It would seem that with little children your needs are to cover their education and well being if you die before they become adults. If your children go to college and graduate school, you would need insurance for the next 25 to 28 years. After they are independent, how much insurance do you really need?

      The second reason you are purchasing insurance is to replace your income if you were to die and your wife could not work. You did not say how much additional coverage you are thinking about purchasing, but you should think about having enough insurance to cover your wife for your missing income and the increased educational expenses that may arise.

      Now to answer your questions about the various time frame issues concerning the insurance. In my experience, you should focus on your current needs. If you need this extra insurance to cover your wife and children buy it now. Who knows what will be your situation in 30 years. By then you will probably have built up your personal wealth, so life insurance may be not be needed at all. Perhaps, you may need it for estate taxes if the size of your estate is large enough, but this need for insurance is based upon a lot of variables. My best advice: Cover your current known risks.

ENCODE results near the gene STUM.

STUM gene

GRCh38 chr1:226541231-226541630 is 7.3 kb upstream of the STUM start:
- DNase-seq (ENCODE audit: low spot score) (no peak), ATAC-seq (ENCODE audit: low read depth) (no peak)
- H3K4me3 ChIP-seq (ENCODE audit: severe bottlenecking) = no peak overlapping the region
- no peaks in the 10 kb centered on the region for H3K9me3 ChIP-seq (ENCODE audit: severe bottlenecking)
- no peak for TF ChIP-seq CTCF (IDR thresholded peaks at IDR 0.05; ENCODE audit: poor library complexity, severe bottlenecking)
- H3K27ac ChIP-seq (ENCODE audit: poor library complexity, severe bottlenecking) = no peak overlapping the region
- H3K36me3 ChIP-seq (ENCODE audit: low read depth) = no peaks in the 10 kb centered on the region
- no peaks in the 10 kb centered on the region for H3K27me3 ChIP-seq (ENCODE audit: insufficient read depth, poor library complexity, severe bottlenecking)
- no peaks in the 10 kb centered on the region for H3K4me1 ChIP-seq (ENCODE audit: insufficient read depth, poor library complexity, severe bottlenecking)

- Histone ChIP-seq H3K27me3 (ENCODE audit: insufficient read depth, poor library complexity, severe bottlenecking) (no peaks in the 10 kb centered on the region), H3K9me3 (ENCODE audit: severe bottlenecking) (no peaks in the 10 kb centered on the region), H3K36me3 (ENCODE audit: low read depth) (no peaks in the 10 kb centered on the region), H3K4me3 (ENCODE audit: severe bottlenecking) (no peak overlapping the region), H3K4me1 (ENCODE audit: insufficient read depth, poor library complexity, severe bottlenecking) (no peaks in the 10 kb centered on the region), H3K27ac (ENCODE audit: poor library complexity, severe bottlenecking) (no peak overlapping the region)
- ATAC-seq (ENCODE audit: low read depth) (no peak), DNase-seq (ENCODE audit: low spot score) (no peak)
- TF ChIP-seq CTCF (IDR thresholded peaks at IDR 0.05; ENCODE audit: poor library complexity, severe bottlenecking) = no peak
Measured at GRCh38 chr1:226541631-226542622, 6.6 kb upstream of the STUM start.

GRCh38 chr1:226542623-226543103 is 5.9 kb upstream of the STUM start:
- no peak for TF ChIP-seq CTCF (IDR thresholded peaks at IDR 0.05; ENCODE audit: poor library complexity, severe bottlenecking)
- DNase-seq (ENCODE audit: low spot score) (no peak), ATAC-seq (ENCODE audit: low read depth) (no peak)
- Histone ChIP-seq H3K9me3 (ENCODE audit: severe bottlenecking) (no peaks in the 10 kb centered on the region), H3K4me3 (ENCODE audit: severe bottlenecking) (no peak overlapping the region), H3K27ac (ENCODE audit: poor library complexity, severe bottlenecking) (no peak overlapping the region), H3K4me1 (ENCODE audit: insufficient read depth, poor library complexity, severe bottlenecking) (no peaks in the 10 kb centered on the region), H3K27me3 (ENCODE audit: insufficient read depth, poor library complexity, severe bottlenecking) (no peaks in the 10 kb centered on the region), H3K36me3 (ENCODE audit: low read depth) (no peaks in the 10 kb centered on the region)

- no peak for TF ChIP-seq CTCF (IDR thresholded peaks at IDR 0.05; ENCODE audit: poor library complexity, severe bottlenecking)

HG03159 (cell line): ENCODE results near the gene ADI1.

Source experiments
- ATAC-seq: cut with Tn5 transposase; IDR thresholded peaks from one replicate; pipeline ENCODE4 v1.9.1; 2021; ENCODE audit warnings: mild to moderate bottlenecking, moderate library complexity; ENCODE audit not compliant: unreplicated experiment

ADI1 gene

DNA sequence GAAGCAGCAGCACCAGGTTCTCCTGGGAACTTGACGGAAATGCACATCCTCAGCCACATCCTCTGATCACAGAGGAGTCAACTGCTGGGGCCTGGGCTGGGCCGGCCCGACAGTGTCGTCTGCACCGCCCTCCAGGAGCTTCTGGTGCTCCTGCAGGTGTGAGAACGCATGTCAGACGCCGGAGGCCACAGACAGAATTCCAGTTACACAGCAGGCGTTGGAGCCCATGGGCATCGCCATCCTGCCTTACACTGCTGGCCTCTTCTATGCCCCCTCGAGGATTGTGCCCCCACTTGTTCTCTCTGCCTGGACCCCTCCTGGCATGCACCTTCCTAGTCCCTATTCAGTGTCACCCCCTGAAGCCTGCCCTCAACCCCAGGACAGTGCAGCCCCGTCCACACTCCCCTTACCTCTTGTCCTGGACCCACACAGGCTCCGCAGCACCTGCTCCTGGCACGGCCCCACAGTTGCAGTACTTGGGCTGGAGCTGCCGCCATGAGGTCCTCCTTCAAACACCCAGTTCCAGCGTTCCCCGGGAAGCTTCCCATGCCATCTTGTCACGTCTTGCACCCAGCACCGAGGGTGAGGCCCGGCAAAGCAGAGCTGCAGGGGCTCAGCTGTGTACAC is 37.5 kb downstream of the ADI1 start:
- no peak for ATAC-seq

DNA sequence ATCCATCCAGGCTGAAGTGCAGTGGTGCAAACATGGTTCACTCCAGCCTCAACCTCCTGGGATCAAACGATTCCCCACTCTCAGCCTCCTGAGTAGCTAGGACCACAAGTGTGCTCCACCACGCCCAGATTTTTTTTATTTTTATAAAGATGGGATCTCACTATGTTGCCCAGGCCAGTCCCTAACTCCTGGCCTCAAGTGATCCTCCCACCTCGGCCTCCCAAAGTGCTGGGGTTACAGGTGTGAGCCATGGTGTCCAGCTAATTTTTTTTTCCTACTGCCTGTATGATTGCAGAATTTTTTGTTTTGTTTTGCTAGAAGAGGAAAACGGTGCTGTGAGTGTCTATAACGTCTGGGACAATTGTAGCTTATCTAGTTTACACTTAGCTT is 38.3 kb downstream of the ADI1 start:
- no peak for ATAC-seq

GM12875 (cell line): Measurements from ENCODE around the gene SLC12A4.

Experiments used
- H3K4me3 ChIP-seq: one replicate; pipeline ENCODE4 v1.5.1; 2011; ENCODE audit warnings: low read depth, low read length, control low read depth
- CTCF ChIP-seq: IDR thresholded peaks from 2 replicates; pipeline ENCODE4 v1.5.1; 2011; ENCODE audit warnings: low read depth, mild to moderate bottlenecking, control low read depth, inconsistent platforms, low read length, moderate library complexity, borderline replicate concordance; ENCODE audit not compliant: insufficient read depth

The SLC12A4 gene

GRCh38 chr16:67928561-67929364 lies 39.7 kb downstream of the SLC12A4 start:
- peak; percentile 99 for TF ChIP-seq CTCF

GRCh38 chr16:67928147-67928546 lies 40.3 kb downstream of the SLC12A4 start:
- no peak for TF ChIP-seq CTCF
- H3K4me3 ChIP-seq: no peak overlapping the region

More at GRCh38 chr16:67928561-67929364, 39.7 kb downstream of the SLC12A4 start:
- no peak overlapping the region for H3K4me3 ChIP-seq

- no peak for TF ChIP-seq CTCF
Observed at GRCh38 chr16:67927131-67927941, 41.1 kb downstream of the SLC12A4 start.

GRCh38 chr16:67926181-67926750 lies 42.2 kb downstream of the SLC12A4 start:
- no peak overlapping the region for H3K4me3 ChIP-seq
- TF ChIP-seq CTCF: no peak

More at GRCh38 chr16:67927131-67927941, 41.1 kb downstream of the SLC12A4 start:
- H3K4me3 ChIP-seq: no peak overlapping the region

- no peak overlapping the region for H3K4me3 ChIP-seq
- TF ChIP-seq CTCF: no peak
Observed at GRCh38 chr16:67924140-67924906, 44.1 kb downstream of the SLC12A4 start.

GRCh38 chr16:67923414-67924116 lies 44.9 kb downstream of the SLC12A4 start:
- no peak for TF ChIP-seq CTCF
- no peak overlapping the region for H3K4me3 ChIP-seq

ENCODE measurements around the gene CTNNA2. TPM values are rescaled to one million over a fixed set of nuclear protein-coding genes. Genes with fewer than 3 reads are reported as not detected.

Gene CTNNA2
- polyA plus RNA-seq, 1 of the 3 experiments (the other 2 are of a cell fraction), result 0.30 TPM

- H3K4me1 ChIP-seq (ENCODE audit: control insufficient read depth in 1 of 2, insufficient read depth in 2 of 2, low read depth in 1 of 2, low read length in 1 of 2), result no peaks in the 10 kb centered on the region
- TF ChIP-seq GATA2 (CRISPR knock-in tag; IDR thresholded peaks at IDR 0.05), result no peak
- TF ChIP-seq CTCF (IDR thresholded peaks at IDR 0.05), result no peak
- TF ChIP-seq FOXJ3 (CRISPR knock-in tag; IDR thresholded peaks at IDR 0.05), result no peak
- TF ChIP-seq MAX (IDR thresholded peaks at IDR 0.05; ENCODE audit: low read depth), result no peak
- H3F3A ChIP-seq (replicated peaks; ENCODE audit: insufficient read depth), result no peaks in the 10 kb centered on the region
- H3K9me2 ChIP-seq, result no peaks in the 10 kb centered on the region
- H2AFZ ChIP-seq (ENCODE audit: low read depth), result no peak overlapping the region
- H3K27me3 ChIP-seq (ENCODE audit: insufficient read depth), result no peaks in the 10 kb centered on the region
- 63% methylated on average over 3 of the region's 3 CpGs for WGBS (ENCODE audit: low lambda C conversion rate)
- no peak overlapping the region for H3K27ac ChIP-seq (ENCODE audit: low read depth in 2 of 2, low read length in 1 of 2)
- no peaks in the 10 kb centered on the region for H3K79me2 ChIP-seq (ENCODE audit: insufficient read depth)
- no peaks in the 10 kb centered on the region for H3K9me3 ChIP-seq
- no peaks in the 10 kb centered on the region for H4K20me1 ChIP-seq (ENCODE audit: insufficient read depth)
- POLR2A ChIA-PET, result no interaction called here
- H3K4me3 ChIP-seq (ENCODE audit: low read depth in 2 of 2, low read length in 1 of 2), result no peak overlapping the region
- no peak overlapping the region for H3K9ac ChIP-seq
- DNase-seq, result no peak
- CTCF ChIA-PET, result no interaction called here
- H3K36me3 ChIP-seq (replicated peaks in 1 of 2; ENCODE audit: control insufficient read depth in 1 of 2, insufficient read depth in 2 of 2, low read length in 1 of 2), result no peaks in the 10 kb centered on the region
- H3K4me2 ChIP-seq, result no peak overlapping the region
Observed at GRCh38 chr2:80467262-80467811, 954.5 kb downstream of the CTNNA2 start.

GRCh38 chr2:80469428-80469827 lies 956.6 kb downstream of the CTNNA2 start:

Finally, you did not ask how this insurance should be owned and who should be named beneficiaries? First, be aware that the IRS includes insurance proceeds in your taxable estate (as do some states, Pennsylvania does not tax insurance proceeds), so if your other assets are large enough you need to do some estate tax planning by utilizing various trust (unified credit trusts, marital deduction trusts and/or irrevocable life insurance trusts) or other strategies. This area is beyond the scope of this discussion but may be of critical importance.